More students mean more facilities

Sequoia High School is getting ready to roll out a $19 million revamp of its athletic facilities, including a brand-new gym and the return of its tennis courts as a student population boom is expected.

Those courts were covered two years ago when the high school leased portable classrooms to Summit Prep Charter High School, which has since moved.

In the first $4 million phase of the gymnasium plan, the courts will be restored this summer while crews reconfigure the gym parking lot and shift the softball field, according to Don Gielow, construction manager for the district.

In later phases, a new gym will be built and the current one will be retrofitted with a weight room and wrestling pad, while the basketball and volleyball areas will be upgraded and a new covered lunch area will be added.

The district board is scheduled to vote on the first phase Wednesday.

Sequoia High School is expected to grow from its current population of 1,600 students to 2,000 by 2012, according to Superintendent Pat Gemma.

That, combined with the fact that Redwood City residents use the fields and track when school isn’t in session, makes the athletics plan a good investment, said board President Lorraine Rumley, whose daughter is on Sequoia’s soccer and track teams.

“Our sports teams are growing,” Rumley said. Sequoia’s football team is making a name for itself, and its girls’ varsity soccer team won the division title last year, Rumley added.

Funds for the athletics expansion will come from Measure H, a $70 million facilities bond approved by voters in 2004.

The bond has also allowed the district to build performing-arts centers at Carlmont, Woodside, and Menlo-Atherton high schools and buy property for Summit, Sequoia Adult School and a new charter high school in East Palo Alto.

The Sequoia High School District board meets Wednesday at 5:30 p.m. at the district offices, 480 James Ave., Redwood City.

bwinegarner@examiner.com

Bay Area NewsLocal

If you find our journalism valuable and relevant, please consider joining our Examiner membership program.
Find out more at www.sfexaminer.com/join/

Just Posted

A server greets diners in a Shared Spaces outdoor dining area outside Napper Tandy’s Irish pub at 24th Street and South Van Ness Avenue in the Mission District on Wednesday, Sept. 23, 2020. San Francisco could choose to resume outdoor dining in the wake of a state decision to lift a regional stay-at-home order. (Kevin N. Hume/S.F. Examiner)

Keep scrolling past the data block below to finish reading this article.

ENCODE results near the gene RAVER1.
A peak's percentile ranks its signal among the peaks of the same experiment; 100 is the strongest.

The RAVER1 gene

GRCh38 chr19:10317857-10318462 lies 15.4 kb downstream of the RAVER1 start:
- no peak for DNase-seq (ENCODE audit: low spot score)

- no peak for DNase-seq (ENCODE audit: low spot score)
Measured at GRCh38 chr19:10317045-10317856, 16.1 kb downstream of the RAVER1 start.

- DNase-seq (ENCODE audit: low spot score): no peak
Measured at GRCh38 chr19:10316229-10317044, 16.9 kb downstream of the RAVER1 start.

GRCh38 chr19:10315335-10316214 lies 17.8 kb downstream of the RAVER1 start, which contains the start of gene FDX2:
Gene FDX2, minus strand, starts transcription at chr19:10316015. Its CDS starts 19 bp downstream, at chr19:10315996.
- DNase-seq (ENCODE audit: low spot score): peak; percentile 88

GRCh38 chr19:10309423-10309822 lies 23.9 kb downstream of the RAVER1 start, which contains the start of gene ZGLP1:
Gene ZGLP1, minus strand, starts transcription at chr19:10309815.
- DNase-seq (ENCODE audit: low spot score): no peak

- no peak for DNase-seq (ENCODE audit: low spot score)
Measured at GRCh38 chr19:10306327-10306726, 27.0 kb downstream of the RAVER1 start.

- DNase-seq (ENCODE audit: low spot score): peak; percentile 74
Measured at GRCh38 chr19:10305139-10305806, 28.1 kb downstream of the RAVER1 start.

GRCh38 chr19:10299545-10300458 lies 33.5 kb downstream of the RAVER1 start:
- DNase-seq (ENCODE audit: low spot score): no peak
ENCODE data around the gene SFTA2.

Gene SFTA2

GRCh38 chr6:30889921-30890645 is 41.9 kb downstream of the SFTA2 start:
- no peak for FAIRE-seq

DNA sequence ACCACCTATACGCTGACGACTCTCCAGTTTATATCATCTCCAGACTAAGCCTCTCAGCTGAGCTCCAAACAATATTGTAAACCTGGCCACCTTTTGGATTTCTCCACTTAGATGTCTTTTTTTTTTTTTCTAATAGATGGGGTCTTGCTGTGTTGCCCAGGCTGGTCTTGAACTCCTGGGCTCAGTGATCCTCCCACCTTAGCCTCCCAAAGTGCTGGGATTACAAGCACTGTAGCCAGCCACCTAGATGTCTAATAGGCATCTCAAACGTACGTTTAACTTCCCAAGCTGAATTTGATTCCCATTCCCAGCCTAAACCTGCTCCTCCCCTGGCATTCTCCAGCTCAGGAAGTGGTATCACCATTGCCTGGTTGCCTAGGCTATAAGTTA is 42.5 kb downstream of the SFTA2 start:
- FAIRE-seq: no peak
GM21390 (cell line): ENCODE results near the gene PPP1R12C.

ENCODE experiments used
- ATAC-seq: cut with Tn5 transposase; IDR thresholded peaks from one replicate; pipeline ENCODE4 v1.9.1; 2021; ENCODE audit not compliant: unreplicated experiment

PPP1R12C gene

Regional coronavirus stay-at-home orders lifted as ICU capacity improves

Change in rules could allow outdoor dining to resume in San Francisco

A statue of Florence Nightingale outside the Laguna Honda Hospital is one of only two statues of women in The City. (Kevin N. Hume/S.F. Examiner)
S.F. still falling short of goal to represent women in public art

City has few streets or public facilities not named after men

Methamphetamines (Sophia Valdes/SF Weekly)
New search launched for meth sobering center site

Pandemic put project on pause but gave health officials time to plan a better facility

Hasti Jafari Jozani quarantines at her brother's San Francisco home after obtaining several clearances to study at San Francisco State University. (Photo courtesy Siavash Jafari Jozani)
Sanctions, visas, and the pandemic: One Iranian student’s bumpy path to SF State

Changing immigration rules and travel restrictions leave some overseas students in limbo

Woody LaBounty, left, and David Gallagher started the Western Neighborhoods Project which has a Balboa Street office housing historical items and comprehensive website dedicated to the history of The City’s West side. (Kevin N. Hume/S.F. Examiner)
Outside Lands podcast delves into West side’s quirky past

History buffs Woody LaBounty and David Gallagher have been sharing fun stories about the Richmond and Sunset since 1998

Most Read